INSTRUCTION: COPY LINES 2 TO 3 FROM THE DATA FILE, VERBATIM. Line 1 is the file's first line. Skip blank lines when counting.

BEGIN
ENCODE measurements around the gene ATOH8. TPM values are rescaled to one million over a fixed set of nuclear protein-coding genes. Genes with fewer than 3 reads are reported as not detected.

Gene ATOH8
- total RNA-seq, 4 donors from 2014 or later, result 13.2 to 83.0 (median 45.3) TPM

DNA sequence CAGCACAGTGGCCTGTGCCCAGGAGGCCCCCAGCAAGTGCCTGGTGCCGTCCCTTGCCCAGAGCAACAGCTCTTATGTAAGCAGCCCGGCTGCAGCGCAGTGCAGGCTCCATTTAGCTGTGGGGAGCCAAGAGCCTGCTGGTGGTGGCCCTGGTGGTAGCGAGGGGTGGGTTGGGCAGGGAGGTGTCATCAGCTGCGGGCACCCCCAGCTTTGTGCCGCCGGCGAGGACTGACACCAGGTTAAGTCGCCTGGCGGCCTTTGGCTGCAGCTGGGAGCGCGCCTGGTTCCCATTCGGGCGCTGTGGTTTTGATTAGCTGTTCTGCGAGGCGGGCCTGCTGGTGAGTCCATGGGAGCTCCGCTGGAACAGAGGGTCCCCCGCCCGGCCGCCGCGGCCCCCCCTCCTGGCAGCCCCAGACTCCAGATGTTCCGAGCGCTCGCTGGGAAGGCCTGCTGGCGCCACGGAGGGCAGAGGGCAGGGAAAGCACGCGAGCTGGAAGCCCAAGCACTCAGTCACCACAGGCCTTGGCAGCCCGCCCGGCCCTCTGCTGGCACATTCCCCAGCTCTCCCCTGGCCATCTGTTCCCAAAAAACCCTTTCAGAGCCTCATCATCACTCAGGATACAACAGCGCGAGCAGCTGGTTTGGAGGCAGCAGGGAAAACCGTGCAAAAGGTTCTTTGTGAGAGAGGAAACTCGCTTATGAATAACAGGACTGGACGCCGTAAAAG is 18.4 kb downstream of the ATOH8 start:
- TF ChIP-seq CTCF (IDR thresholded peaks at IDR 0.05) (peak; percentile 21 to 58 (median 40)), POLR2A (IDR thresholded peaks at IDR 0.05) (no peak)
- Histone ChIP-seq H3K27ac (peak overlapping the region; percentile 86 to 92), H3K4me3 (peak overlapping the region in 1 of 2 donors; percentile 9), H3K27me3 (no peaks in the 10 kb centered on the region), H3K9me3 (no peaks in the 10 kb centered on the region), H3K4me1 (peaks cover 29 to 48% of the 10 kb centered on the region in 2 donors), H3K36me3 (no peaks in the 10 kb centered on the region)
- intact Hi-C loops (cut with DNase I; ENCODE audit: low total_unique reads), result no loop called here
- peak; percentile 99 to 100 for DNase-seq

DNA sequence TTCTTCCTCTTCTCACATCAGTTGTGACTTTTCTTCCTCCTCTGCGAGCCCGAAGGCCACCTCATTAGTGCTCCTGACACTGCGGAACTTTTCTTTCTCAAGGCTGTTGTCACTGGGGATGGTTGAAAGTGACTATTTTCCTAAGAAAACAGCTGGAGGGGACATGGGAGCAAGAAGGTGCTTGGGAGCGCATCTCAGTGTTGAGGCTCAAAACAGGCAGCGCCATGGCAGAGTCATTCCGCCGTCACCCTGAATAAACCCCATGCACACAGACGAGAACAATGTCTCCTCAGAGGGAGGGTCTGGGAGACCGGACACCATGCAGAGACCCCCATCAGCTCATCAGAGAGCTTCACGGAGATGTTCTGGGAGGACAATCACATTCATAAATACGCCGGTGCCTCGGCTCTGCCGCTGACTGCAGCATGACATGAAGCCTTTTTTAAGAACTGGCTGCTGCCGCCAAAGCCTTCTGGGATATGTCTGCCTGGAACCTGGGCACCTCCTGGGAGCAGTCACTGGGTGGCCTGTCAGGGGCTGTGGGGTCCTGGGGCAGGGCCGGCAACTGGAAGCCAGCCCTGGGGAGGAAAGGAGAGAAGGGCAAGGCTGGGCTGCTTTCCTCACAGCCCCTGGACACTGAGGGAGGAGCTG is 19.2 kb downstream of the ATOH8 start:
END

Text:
Gene ATOH8
- total RNA-seq, 4 donors from 2014 or later, result 13.2 to 83.0 (median 45.3) TPM